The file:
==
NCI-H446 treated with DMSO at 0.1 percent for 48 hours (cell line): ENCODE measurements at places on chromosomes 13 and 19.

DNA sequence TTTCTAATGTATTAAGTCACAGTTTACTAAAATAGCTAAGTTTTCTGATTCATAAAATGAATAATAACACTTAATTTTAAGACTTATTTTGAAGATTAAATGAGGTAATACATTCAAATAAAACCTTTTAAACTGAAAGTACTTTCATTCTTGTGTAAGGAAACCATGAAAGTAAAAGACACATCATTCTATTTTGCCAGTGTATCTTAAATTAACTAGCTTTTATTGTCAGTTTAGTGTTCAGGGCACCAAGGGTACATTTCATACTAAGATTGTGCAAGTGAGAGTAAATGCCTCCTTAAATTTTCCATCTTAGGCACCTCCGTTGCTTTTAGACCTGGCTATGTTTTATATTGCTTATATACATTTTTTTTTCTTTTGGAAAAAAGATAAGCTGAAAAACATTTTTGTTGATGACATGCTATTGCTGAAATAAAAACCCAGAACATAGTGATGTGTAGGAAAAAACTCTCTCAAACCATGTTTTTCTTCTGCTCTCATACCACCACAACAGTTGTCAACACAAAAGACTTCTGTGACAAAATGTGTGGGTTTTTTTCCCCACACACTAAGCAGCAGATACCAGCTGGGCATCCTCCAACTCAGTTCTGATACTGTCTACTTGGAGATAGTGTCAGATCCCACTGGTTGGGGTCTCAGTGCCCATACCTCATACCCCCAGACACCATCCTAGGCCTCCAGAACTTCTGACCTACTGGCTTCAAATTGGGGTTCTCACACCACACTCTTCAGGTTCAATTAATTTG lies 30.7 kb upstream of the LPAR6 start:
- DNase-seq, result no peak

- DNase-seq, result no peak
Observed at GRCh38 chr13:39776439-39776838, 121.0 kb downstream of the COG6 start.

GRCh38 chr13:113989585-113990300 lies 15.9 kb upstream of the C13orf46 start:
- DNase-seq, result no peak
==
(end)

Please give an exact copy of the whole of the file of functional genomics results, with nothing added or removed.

NCI-H446 treated with DMSO at 0.1 percent for 48 hours (cell line): ENCODE measurements at places on chromosomes 13 and 19.

DNA sequence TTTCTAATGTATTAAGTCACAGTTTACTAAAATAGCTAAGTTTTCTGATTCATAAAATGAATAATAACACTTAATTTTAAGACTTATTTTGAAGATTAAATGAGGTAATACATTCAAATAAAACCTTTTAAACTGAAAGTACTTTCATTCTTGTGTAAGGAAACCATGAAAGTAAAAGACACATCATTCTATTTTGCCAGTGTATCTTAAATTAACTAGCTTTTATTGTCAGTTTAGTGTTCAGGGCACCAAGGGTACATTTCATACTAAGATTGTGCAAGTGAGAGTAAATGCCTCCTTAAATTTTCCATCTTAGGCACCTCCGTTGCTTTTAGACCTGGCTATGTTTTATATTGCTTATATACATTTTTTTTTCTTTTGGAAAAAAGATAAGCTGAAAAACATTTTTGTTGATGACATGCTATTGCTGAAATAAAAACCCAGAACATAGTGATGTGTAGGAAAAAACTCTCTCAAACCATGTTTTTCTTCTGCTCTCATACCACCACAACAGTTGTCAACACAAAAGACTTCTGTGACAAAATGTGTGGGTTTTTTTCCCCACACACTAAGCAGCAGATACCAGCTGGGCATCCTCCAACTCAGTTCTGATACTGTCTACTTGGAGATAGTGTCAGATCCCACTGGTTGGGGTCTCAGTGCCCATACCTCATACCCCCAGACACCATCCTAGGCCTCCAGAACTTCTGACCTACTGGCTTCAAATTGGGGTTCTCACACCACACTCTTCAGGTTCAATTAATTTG lies 30.7 kb upstream of the LPAR6 start:
- DNase-seq, result no peak

- DNase-seq, result no peak
Observed at GRCh38 chr13:39776439-39776838, 121.0 kb downstream of the COG6 start.

GRCh38 chr13:113989585-113990300 lies 15.9 kb upstream of the C13orf46 start:
- DNase-seq, result no peak